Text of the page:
Immediately after graduating last year, Osman went to Afghanistan for three months as a consultant with the Ministry of Foreign Affairs. “They were impressed because I went prepared; I had done my homework,” she says, referring to the needs assessment study she had completed as part of her research.
During that period, Osman was exposed to the workings of civil service. She learned that, given the workforce pool available in Afghanistan, there wasn’t always a choice in who could be hired. And while there wasn’t really any gender insensitivity so to speak, there was gender insecurity.
“There are many women who are qualified but have never worked, and may therefore lack the know-how,” she says. “When I returned I realized how much society had changed from the time when I was a young woman and we had so much freedom.”
In March, Osman returned to Afghanistan on a full-time basis for a year. It was a difficult decision, especially since it required leaving her family in Beirut.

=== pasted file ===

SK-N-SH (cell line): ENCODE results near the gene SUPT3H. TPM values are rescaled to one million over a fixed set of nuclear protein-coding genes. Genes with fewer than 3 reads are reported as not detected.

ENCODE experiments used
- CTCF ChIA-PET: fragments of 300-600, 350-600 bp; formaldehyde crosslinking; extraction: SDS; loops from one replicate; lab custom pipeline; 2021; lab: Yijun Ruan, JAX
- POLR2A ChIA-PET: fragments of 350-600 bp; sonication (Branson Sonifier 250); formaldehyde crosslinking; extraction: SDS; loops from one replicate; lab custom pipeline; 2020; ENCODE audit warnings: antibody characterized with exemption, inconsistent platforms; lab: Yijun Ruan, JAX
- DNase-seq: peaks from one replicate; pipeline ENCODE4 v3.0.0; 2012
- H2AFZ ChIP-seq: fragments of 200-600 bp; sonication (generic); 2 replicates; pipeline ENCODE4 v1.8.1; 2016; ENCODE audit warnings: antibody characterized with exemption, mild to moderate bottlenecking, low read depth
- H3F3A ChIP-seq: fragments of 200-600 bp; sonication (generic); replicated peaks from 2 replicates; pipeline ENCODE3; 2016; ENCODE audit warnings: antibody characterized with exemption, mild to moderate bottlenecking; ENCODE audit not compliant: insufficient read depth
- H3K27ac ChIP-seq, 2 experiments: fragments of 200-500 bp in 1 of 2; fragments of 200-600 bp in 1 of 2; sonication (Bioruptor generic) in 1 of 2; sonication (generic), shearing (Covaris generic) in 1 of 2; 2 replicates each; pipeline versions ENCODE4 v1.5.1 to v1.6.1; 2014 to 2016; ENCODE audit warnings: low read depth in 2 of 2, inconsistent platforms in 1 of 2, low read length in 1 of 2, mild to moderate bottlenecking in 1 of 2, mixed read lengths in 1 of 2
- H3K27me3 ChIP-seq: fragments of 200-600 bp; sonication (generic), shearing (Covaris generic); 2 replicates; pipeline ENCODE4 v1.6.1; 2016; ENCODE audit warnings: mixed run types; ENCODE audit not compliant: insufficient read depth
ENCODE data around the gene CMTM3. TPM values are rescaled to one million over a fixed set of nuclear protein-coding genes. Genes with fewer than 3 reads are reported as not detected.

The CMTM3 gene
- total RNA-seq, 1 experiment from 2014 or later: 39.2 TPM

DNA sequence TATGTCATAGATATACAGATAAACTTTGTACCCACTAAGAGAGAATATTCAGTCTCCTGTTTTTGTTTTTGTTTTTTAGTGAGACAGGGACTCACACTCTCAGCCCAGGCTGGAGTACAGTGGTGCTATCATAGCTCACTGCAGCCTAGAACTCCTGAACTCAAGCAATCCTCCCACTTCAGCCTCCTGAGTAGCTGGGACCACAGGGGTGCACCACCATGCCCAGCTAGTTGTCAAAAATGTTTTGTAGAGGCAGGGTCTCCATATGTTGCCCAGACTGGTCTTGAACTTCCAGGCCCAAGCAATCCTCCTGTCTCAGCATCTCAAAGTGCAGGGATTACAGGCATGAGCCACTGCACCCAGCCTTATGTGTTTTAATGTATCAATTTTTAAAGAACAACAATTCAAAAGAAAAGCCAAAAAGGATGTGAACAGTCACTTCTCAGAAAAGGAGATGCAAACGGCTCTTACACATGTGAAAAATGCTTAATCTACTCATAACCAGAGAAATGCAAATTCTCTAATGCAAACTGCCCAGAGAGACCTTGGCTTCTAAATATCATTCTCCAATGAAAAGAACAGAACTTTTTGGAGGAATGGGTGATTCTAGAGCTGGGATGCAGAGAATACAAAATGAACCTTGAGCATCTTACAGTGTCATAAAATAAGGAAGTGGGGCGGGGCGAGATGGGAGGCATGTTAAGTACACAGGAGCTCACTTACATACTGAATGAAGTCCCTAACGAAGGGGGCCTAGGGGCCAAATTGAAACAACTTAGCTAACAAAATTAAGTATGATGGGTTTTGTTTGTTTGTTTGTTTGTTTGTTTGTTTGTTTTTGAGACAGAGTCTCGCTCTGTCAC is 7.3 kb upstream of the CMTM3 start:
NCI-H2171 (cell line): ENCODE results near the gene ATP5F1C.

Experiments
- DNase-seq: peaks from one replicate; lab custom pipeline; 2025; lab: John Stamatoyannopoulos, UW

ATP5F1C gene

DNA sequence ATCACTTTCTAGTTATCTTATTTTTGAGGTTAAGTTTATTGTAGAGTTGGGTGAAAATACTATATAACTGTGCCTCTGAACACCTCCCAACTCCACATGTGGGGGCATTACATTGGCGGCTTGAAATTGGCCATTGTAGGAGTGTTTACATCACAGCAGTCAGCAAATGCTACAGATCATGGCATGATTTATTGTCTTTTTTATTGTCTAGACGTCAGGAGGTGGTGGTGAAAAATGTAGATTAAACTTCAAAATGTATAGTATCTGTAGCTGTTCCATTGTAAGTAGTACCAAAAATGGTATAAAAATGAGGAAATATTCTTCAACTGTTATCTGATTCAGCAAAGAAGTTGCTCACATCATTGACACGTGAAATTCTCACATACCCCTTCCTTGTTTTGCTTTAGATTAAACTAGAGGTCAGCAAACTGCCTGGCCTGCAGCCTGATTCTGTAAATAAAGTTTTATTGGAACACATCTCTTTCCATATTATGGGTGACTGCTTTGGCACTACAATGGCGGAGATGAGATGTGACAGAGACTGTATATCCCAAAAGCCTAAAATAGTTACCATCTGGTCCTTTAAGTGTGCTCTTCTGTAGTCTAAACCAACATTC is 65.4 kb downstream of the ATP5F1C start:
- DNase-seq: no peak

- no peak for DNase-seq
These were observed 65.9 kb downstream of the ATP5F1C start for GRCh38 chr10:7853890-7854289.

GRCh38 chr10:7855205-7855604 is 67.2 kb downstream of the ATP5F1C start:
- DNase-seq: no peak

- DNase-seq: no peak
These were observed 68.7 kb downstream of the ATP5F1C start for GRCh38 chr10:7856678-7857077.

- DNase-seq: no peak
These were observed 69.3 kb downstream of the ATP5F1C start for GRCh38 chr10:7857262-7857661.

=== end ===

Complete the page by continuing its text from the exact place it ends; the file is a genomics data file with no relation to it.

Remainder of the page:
“It’s important to have a country, and the people in Afghanistan are trying so hard to make it happen,” she says, referring to those already there working for the country’s reconstruction.
Osman’s thesis was so well received, she was hired to work as a member of the Independent Administrative Reform and Civil Service Commission, whose chairperson is the vice president of Afghanistan. The commission was established as part of the proposed government reforms shortly after the World Bank completed its development plan for Afghanistan for the next seven years. Among Osman’s immediate objectives are to show women what they can do, to educate them and show them their options so that they can choose. “It took 25 years to eliminate women from the workforce, so it will take time to encourage them to be more active.”
“My AUB degree gave me back my access to Afghanistan,” she says. “I was really curious about how to restart.” Osman believes that while much has been destroyed over the past couple of decades, the basics remain. And the task at hand now is to build on what’s there. That’s where the commission comes in. Osman would like to see people being hired for public service employment on the basis of merit. “The job gets done properly, and it also helps to unite the country,” she insists. “People look back on the 1970s fondly because it was a time when people were recruited based on merit. We had national unity then.”